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DS  header logo

Godzilla: Unleashed

For: DS   Also on: PSP


Product: Godzilla: Unleashed | Developer: Santa Cruz Games | Publisher: Atari Inc. | Format: DS | Genre: Fighting | Players: 1-2 | Networking: wireless (network), sharing one cartridge | Version: Europe
Godzilla: Unleashed DS, thumbnail 1
Remember how much you loved Godzilla as a kid? Him and Mothra and Gigan and Mechagodzilla. Remember how great it all was back in the day when giant Japanese monsters or 'kaijū' ruled the telly? When we were kids our imaginations soared as we pretended to be giant monsters from under the sea and huge flying creatures destroying whole cities. (Well, some of us did.)

Of course if you remember it with any clarity at all, Godzilla movies were actually pretty camp with dodgy sets and shoddy storylines. The games were shoddier still. There have been over 20 Godzilla games in the last 25 years and not one has dazzled us with its brilliance.

Unfortunately, Godzilla: Unleashed isn't the game that's going to put that right, being the Godzooky of Godzilla games that it is. (Don't remember Godzooky? Lucky you – he's the supposedly funny, but incredibly annoying 'nephew' of Godzilla in the Hanna-Barbera cartoon that you'd happily repeatedly beat around the head with a lamppost given the chance.)

The narrative of Godzilla: Unleashed has it that a giant crystal has fallen from space and caused chaos throughout the world. Godzilla and friends therefore have to walk the globe from San Francisco to Sidney to Cairo, destroying army planes and boats and other monsters as they do, in order to get to parts of the crystal and smash them too. That's about it for the story. It's told in badly drawn cut-scenes that make little sense and unfortunately hold none of the excitement and kitsch value of the movies or TV shows.

The game is a side-scrolling fighter. Like the 2D fighters of yore, you move along the screen from left to right, beating up enemies that come at you right to left. You'll only encounter a few types of enemies, who don't really change as the levels go by, and neither alas does the format of gameplay.

In play, you take the role of two characters and get to switch between them. The first available duo is Godzilla and Mothra, with Godzilla controlling mainly the bottom screen and Mothra the top. Their move sets are incredibly limited, however. Godzilla can punch, kick, jump and use his 'atomic breath' while Mothra flaps around firing energy blasts.

At this point we'll hazard a guess you might be trying to remember if you've ever seen Godzilla jump and do roundhouse kicks. To save you the bother, the answer is no.

There are many things wrong with Godzilla: Unleashed but from a fan's point of view none are quite as unforgivable as making Godzilla look stupid and have access to a limited set of rubbish moves. This is the King of the Monsters, after all. But if that weren't enough, worse is to come in the realisation that the other playable characters you unlock turn out to be better than the big green guy. And that's simply not right.

Still, let us get back to the 'action'. As you move right along the screen very, very slowly you'll kick and atomic breath your way through a group of identikit enemies until reaching a boss. These, unlike the dreary minions you face in every level up to this point, are fairly varied. In fact, even the brilliant Mechagodzilla puts in an appearance.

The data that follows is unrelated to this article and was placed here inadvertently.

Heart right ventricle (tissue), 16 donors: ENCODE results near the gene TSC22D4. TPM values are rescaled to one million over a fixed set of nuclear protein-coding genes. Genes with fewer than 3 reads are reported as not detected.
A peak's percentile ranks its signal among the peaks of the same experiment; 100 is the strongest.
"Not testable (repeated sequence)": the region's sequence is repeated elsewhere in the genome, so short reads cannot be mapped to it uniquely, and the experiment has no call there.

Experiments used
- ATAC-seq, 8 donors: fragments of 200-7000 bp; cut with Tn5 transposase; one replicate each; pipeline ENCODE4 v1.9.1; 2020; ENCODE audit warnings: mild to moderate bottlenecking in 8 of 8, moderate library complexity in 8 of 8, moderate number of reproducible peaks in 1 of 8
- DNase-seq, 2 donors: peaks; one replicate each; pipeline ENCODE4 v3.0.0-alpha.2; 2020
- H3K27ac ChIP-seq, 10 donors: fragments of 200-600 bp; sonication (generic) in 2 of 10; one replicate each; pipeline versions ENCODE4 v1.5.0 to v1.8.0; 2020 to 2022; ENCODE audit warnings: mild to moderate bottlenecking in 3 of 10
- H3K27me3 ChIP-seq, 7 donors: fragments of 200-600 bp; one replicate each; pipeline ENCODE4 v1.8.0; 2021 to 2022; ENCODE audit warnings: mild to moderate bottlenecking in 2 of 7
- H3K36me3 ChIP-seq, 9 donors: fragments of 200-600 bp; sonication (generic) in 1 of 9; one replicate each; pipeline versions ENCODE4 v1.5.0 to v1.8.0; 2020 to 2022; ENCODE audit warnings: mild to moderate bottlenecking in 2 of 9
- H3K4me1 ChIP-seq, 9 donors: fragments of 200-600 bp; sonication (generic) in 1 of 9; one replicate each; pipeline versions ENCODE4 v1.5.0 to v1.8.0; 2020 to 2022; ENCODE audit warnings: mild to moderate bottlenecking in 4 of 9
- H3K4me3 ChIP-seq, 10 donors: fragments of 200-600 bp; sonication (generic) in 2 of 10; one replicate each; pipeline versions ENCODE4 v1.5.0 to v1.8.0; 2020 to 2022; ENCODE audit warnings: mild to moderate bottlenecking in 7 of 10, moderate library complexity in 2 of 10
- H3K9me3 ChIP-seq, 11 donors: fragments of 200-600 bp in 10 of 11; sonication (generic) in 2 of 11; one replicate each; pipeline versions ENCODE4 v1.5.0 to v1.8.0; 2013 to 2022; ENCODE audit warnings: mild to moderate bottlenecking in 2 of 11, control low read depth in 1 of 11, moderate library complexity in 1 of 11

But the joy soon disappears when you discover the AI is abysmal.

You can simply hide in a corner of the screen and repeatedly breathe 'atomically' all over the bad guy until he falls over. At the end of each boss fight you then have to destroy the crystal in each city by inputting a variety of three-button combos that appear on the top screen. Like the rest of this sorry excuse for a game, it's boring, repetitive and doesn't even hint at the sort of power you would expect to yield as a city-stomping monster.

Playing through the whole game won't take you more than an hour or so, given that the difficulty curve is misjudged to the point of not presenting you with much of a challenge. In fact, the hardest aspect of Godzilla: Unleashed is maintaining the determination to keep going when every gaming cell in your body is screaming for mercy.

But for those with completist genes and Godzilla-thick skin, bear in mind you'll have to play through in one sitting as there's no save function in the game. It seems ridiculous in this day and age to not be able to save your progress in a handheld game but this design decision seems to be based on a misjudged idea about repeatedly playing through to unlock new playable characters and bosses. We suspect there isn't a being on our planet able to tolerate such torture, however.

What else can we tell you? There's also the option of engaging in a co-op mode with a friend, either using two game cards or download play via gamesharing. This enables you to play with two characters onscreen and, predictably at this stage, isn't one iota more fun than when doing it on your own. Co-op simply doesn't allow for any more strategy or diversity in the gameplay than the single-player version and so there just doesn't seem any point in sharing the pain.

Like some of us, you may have fond memories of Godzilla and the gang. You may think, tempted by the box artwork, that Godzilla: Unleashed is a good opportunity to refresh those memories. Sadly, you would be very wrong. This is so appalling and insultingly exploitative an experience that we wouldn't even unleash it on Godzooky-lovers.

Run for your lives, this is one enormously horrific game.
Godzilla: Unleashed
Reviewer photo
Kirsten Kearney | 22 February 2008
A good idea, an imaginative tale, a scary but heart-warming hero and some lovely childhood memories are all completely wiped out by this atrocious game
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